English at GCSE: Maximising Engagement in the Classroom
|Event Focus Categories:||
|Event Subject or Topic Area:||English|
|Target Audience:||English Teachers|
This course will consider theories and evidence of ways to guide students to independence. It will explore effective use of language and scaffolding techniques to encourage pupil engagement. This session draws from practices used by Doug Lemov, and those cited in 'Bridging the Gap' by Carl Hendrick and Robin Macpherson.
All strategies are small, immediate changes that teachers can make in their classroom to encourage all pupils to attempt more challenging tasks – in particular, unseen Language passages or Literature Extracts. This course stresses the difference between knowledge and understanding to encourage practitioners to consider the way revision tasks are set up in their curriculums for the greatest results and impact. It also provides a new way of considering Feedback: one presented by Sarah at the Festival of Education (2017) and the National ResearchED Conference (2017).
Application and development time will be given so that participants can reflect on how to incorporate techniques into their practice/lessons.
The course aims to explore how classroom learning has changed with the new GCSE; provide an understanding of contemporary research in accordance with the changing curriculum and train teachers in strategies that maximise the effect of learning in (and beyond) the English classroom
Attendees will learn:
- To understand contemporary educational research
- To explore how classroom learning has changed with the new GCSE
- Effective teaching strategies to implement into the English Classroom
- A variety of ways to enhance pupil confidence and encourage inquisitive learners
- To maximise the effect/s of learning in (and beyond) the English Classroom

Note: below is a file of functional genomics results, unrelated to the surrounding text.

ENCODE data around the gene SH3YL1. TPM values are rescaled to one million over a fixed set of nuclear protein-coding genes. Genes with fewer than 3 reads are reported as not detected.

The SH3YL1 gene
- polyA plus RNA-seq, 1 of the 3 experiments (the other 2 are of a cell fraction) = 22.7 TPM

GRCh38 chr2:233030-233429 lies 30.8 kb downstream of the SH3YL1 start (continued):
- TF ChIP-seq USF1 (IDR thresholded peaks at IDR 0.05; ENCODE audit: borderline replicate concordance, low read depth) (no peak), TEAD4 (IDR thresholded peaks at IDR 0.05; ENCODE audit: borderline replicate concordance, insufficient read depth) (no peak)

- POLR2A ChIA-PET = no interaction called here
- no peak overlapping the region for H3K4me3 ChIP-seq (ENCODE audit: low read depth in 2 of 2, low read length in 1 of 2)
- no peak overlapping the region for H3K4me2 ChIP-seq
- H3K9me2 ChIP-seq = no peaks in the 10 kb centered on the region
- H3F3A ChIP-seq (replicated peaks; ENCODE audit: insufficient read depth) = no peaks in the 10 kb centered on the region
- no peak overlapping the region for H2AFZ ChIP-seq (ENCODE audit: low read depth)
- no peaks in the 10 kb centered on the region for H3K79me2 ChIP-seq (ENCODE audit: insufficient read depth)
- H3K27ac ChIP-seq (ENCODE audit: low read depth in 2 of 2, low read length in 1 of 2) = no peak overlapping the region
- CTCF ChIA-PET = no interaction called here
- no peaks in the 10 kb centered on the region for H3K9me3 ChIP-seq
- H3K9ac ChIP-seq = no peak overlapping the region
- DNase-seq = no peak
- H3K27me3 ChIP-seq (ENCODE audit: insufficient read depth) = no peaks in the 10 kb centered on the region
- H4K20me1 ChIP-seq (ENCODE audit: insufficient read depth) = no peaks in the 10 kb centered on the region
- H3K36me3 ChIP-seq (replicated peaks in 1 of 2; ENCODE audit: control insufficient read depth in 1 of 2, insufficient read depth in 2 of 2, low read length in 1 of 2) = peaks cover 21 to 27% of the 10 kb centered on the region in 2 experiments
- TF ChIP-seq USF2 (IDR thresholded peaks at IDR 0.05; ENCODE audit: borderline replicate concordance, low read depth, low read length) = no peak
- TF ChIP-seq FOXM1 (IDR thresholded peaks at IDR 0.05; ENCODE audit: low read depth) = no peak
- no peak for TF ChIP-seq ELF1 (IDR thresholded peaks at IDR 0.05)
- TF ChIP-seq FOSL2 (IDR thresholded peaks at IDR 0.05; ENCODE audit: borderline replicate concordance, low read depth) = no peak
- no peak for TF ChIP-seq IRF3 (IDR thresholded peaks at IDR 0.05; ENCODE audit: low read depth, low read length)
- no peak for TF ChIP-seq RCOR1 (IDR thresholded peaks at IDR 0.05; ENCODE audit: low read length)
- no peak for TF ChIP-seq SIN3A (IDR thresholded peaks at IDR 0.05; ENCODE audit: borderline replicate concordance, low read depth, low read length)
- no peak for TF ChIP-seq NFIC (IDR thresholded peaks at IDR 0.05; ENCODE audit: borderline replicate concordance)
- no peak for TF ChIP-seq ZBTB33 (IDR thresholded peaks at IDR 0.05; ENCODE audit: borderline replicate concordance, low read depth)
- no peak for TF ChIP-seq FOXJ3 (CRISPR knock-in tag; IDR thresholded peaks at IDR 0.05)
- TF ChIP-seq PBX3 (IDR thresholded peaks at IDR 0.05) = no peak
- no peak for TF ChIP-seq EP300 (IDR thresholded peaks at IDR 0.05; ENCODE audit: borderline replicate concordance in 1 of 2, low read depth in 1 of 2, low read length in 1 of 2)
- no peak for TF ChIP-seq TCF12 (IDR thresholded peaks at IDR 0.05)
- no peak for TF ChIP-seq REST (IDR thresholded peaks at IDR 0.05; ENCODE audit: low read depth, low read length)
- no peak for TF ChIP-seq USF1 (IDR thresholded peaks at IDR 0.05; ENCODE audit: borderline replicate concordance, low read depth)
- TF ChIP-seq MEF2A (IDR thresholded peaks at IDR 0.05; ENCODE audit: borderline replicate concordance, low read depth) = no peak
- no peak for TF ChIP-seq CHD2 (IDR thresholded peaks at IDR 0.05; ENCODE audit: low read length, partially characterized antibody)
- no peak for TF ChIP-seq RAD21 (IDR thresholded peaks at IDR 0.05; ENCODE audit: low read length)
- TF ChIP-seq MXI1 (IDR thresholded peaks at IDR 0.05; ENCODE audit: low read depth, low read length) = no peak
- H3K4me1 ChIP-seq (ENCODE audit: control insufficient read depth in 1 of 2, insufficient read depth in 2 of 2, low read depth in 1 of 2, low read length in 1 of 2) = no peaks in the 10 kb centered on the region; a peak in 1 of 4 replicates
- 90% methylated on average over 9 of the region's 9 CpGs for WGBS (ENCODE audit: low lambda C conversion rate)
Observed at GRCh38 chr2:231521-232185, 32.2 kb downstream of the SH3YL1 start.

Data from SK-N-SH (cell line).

|Course Leader 1:||
Sarah Donarski (English Teacher)
Sarah was educated in Australia where she initially completed her Diploma of Education post B.A. Arts (English/Philosophy). She moved to the UK in 2013 and completed a PGCE alongside teaching full time to further understand new pedagogies and the career in the UK. Having a perspective of two different education systems, as well as experience in Academy Schools, State Schools and now at Wellington College, she pulls together her experience to put forward what she believes to be the core of a good teacher: one that facilitates and inspires but does not burn out educational passion in young people for ‘academic results’ gain.
Sarah has led many educational talks across the country including Wellington’s Festival of Education, numerous ResearchED conferences. Her practices have been cited in Andy Tharby’s ‘Making Every English Lesson Count’ and Harry Fletcher-Wood’s new book on feedback. She has also worked closely on a case study on pupil tenacity and completed a chapter on the ways that Wellington College promotes independence for Bill Lucas. Finally, Sarah regularly works alongside Carl Hendrick at teaching drop-in sessions and trains new academic staff at Wellington College.
|No of Participants:||20|